8 Spring Cleaning Tips for Your Office Computers

Wednesday, March 1st, 2017

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When it comes to your office computers, a little bit of spring cleaning goes a long way. Sure, cleaning office computers can seem tedious. But think of it like preventative maintenance on a vehicle: In the best-case scenario, you’ll never know all the breakdowns you avoided.

Keeping your office computers clean and healthy minimizes your risk of downtime and increases productivity.

Here are 8 tips for your next round of spring cleaning:

1. Update All Software

Run updates and patches for the operating system, commonly used programs, and security software on every system. Program and operating system updates don’t just add features; they’re loaded with security updates that keep your devices safe. Most problems with computer security exploits stem from outdated software that allows hackers to break through established breaches that the developer already closed, so running updates and patches is your best line of defense.

2. Run a Full Anti-Virus Scan

After updating all the software on the computer, run a full anti-virus scan to catch any malicious software hanging out on the device. Active anti-virus protection does a good job of safeguarding the system against infections, but sometimes malware slips through the cracks.

3. Run a Full Anti-Malware Scan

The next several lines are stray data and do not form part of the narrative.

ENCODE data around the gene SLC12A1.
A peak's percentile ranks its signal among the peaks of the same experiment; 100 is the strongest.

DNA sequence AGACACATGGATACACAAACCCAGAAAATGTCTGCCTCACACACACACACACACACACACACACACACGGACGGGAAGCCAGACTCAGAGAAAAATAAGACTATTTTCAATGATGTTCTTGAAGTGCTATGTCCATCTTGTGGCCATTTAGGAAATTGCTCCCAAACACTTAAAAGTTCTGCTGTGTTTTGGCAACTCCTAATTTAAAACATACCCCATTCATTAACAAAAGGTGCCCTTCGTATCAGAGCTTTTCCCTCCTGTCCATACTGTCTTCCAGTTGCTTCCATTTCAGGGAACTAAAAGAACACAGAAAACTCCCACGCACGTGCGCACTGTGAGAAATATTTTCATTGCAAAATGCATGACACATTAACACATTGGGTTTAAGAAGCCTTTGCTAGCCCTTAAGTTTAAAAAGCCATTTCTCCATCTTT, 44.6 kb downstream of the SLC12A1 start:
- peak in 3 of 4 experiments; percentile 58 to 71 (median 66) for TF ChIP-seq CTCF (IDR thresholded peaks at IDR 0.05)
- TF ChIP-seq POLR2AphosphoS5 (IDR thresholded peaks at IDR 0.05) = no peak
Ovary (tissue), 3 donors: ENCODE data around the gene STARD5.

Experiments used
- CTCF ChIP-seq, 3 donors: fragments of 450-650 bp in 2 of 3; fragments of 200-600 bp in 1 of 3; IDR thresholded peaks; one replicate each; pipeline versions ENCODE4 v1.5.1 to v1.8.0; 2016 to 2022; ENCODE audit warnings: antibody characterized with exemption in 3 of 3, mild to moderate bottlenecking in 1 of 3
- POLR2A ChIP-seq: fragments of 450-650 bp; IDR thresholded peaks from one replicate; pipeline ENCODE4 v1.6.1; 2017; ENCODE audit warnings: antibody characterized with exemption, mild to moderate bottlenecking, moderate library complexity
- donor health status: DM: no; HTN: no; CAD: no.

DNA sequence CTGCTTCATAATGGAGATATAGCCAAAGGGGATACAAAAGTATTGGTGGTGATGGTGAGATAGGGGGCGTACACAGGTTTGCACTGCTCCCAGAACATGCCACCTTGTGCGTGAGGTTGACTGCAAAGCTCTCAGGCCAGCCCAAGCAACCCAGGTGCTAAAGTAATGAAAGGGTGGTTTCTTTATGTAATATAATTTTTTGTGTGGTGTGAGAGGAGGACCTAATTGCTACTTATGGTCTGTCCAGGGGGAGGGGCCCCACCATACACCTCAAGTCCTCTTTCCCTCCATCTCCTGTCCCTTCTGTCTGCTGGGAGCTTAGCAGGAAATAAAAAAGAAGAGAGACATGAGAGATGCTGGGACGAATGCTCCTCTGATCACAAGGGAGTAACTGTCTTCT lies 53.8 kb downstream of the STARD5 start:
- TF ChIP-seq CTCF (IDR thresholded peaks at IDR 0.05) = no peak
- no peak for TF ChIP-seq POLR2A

Anti-virus programs go after specific, high-risk malware infections, meaning lower-level malware can still find its way onto your computers. Anti-malware programs including Malwarebytes and Spybot are better equipped to identify and remove malware that the anti-virus misses.

4. Defragment the HDD

Older PCs with traditional Hard Disk Drives (HDDs) may experience load time improvements from an annual drive defragmentation. However, newer Windows systems—and all currently supported Mac OS versions—handle this process in the background, so you don’t need to worry about it. If the computer is running a Solid State Drive (SSD), do not bother with the defragmentation process.

5. Remove Unnecessary Launch Programs

It may seem like every program installed on your computer wants to launch itself at startup—even those you rarely use. Removing unnecessary programs from the system startup can help improve performance and reduce login times. Windows 10 features a handy “Startup” tab on the Task Manager that lets users quickly toggle which programs launch with the system.

6. Check and Create Restore Points

Restore points can be a major time saver in returning a compromised computer to full operation. Restore points reverse most of the damage caused by malware and bad configurations, all with minimal effort. Check whether the computer is already using them, and create one if it isn’t.

7. Run a Full Backup